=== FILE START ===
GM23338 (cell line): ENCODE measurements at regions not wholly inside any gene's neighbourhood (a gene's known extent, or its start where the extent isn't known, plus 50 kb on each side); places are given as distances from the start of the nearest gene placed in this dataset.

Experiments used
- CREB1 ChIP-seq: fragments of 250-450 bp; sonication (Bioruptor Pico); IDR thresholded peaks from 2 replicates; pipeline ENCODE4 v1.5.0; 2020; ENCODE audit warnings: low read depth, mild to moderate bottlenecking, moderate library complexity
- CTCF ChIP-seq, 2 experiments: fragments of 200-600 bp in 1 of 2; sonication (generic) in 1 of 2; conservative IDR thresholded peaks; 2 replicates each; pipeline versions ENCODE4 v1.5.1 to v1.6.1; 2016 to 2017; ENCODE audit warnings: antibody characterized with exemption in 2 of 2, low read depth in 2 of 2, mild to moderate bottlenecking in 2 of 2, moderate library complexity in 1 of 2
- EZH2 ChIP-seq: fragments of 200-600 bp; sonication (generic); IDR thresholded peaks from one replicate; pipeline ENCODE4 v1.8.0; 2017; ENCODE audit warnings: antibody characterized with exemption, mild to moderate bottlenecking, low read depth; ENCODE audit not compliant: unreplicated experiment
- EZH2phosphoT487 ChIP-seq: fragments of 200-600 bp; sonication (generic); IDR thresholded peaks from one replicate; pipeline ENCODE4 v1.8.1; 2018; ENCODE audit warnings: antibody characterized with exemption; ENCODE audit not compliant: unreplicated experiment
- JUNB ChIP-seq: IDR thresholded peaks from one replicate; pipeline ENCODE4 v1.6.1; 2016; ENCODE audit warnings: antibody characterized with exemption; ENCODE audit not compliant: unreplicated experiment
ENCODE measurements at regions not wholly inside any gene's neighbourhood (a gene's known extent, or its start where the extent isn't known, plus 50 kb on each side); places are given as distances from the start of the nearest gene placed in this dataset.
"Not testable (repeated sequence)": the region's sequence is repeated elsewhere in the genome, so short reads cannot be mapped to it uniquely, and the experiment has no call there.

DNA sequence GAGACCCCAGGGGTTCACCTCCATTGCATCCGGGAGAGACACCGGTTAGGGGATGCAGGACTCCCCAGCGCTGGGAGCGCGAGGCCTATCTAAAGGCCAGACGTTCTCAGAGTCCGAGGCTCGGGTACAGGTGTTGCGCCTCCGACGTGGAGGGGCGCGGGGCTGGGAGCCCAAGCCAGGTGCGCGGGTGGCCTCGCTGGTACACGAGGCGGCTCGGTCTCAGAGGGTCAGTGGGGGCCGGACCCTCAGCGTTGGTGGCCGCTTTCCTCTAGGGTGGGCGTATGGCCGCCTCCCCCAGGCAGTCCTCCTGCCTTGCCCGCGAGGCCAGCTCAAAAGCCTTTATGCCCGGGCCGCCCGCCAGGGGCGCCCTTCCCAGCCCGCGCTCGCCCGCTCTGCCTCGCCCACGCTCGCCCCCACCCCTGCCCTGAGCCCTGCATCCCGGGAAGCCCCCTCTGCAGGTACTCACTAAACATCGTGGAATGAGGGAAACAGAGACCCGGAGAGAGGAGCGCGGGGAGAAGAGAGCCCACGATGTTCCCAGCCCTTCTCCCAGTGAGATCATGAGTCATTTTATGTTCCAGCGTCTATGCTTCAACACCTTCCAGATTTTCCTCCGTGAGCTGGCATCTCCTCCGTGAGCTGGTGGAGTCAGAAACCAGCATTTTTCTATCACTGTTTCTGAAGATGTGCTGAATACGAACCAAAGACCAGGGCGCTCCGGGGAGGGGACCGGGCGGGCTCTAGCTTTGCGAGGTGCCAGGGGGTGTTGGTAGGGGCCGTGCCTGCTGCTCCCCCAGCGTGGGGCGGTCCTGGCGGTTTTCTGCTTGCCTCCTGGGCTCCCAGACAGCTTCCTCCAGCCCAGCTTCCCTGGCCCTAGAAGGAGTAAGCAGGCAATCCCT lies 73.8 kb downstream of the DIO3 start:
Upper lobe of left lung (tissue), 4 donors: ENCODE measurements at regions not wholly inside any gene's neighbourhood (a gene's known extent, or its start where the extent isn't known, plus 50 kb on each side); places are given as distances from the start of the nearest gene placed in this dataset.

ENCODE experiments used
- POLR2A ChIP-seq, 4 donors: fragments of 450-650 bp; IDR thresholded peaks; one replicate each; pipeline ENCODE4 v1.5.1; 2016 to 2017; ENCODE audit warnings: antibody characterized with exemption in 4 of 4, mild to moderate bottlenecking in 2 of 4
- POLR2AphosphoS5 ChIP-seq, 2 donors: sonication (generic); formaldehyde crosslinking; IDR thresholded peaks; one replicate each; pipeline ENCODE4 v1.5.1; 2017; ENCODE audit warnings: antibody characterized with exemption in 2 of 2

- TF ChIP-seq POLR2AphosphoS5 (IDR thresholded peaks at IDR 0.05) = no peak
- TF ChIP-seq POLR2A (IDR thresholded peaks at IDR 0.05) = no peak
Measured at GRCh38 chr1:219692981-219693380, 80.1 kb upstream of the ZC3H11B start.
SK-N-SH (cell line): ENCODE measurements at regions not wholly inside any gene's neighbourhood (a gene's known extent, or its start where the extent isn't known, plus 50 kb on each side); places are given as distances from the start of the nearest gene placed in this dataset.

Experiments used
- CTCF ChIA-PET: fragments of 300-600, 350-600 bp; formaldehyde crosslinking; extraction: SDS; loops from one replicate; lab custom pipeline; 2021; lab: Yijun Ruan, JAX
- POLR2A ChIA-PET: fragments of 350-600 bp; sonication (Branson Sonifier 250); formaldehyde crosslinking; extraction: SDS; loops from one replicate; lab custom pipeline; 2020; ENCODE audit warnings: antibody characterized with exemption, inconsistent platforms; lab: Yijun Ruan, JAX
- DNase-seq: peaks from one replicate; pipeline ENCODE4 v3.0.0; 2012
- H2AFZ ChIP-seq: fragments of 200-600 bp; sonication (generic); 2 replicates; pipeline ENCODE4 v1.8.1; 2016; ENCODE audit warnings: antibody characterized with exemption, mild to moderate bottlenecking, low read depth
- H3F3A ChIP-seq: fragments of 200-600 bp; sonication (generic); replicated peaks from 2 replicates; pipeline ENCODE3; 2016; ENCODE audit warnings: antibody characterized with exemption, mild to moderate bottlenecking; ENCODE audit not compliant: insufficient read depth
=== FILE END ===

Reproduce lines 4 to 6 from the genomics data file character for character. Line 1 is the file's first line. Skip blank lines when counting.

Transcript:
- CTCF ChIP-seq, 2 experiments: fragments of 200-600 bp in 1 of 2; sonication (generic) in 1 of 2; conservative IDR thresholded peaks; 2 replicates each; pipeline versions ENCODE4 v1.5.1 to v1.6.1; 2016 to 2017; ENCODE audit warnings: antibody characterized with exemption in 2 of 2, low read depth in 2 of 2, mild to moderate bottlenecking in 2 of 2, moderate library complexity in 1 of 2
- EZH2 ChIP-seq: fragments of 200-600 bp; sonication (generic); IDR thresholded peaks from one replicate; pipeline ENCODE4 v1.8.0; 2017; ENCODE audit warnings: antibody characterized with exemption, mild to moderate bottlenecking, low read depth; ENCODE audit not compliant: unreplicated experiment
- EZH2phosphoT487 ChIP-seq: fragments of 200-600 bp; sonication (generic); IDR thresholded peaks from one replicate; pipeline ENCODE4 v1.8.1; 2018; ENCODE audit warnings: antibody characterized with exemption; ENCODE audit not compliant: unreplicated experiment